Oh my! I have been neglecting my blog lately. It is not a deliberate act but I have been spending some time researching and planning for my next vacation. But I am back. The chronicles of chemotherapy ended at last week when I completed my sixth treatment. But the chronicles is not complete without sharing cycle number one. So here we go.
After three rounds of consultation with the oncologists, the date for the first chemotherapy treatment is set for 7 October, 2010 at 10am. I have been mentally preparing myself for this day. I attempted to sleep by midnight but I kept looking the clock. It was past 1 am when I last looked. Perhaps feeling anxious and a tad nervous about chemo. I was awake by 7am and started to get ready at a steady pace. I was ready by 8.30am. I sat down on the lounge catching a bit of the news whilst waiting for my sister to return from dropping her kids off at school. I decided to skip breakfast this morning. I just didn’t know what happens prior to start of the session.
We left the house a little by 9.15am just in case we encounter traffic jam on the highway. True enough it was a bumper to bumper traffic along the way but at least it was moving albeit at a snail’s pace. Arrived at the Mount Elizabeth medical centre 10 mins to spare before my scheduled appointment. Checked in at the receptionist and the two nurses greeted me with a smile. First task of the morning was to record my weight. Followed by signing some paperwork for insurance claims. Meantime, a phone call was placed for a nurse to come up to the clinic to draw some blood. A blood test is performed prior before the chemo drugs are administered.
The nurse arrived five minutes later and she showed to what I call the “lounge”. Just like when you imagine business lounge at airports, you sofas, music to rest before boarding. Well this “lounge” has three sofa seats and one single bed. This may not sound very sexy like the business lounge but the sofas are very comfortable and soothing music to relax patients. The nurse took out her toolbox of needles and tubes. I am not a huge fan of needles. I looked away when they poke. The nurse was nice enough to let me know when she is about to insert the needle and to take a deep breath as this happens. Ouch! I still felt the sting when the needle when in. I am just glad that this blood test process took less than 10 minutes to complete. My blood test was sent to the lab and the results are expected to return within 1.5 hour. The nurse cum receptionist suggested that I go for a walk and come back to see the doctor when the results are ready. Since I haven’t had breakfast, we walked across to the shopping mall to grab something to eat.
The results were back and my oncologist sat down to explain the objective of the test. Firstly, the blood test shows the tumor markers present in my blood. The CEA results for a normal person should be in the range of 0 to 4.7 ug/L. In my case, the CEA level recorded 28.4; almost six times higher. Basically, we need to stop this number from going further north. The oncologist shared that the CEA as a tool to see how the chemo progressing but in no way will it show that the tumor has reduced in size. The major goal of the chemo is to kill active cancer cells spreading any further. Ok, it was time to start the chemo.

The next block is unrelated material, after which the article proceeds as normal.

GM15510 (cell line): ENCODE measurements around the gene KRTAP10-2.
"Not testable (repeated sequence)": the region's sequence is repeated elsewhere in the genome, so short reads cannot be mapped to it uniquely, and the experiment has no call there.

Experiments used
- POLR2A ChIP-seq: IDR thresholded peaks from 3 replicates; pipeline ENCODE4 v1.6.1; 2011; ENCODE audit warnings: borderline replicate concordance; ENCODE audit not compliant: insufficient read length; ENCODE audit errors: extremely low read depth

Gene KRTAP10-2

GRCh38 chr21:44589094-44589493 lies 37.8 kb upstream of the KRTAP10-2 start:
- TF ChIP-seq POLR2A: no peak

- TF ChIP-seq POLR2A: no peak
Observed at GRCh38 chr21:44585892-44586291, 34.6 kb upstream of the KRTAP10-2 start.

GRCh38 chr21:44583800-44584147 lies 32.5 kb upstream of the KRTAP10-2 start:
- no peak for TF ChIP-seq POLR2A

The nurses prepared the drips while I get comfortable in one of the sofas. I wasn’t looking forward to be poked again for the second time in the matter of hours but I have no choice at all. For a large body frame, I have small veins and this always poses a challenge for medical teams to find a suitable vein. She taps my left hand first to “wake up” the veins. This tapping continues for a good five minutes. One vein is located and attempt number one is progress. I looked around the room to find something as my focal point to distract me. One of the tricks I use to help me during this prickly moment is to think something funny or happy. She pokes me and I cringed with pain. Unfortunately when she tries to poke further into the vein, it wasn’t good enough and I let out a small cry. Damn! She had to try my right hand now hoping it would be better. The second attempt on the other hand worked. Mind you I still felt the pain… sigh!
A separate syringe filled with some saline solution was injected into the needle to do a test run to make sure I don’t feel any pain when the drugs are flowing through the veins. Test run was successful. Now they can begin the drip. This first session is expected to last at least three hours. I was prepared to keep myself occupied by reading. I was reading “The Time Traveller’s Wife” by Audrey Niffenegger. My sister walked into the “lounge” to see me how I was and she helped to take photos of me all hooked up.
I started feeling a little drowsy an hour into the session. Not sure if it is the drugs or waking early this morning that made feel tired. I couldn’t keep my eyes open and I surrendered to a nap. I fell into a deep sleep that I had to be woken up by the nurses to tell me it was over. Still dazed I checked my watch and it was almost 3pm. It took almost 3 hours to complete. I took a good 5 minutes to compose myself before walking out to collect my post chemo medication. When I reached home, I was still feeling the after effects and climbed into bed to nap again.
I was hoping that I would feel a little more rested after sleeping during and post chemo sessions. It was quite the opposite. I was physically drained. My body is trying to adjust itself. For the next seven days, I was house bound resting and having to deal with the side effects.
One cycle completed. Five more to go!
So my chronicles of chemotherapy is complete. Thank you for stopping by to read this. My life adventures continues and I shall share with what I am up. Keep a look out.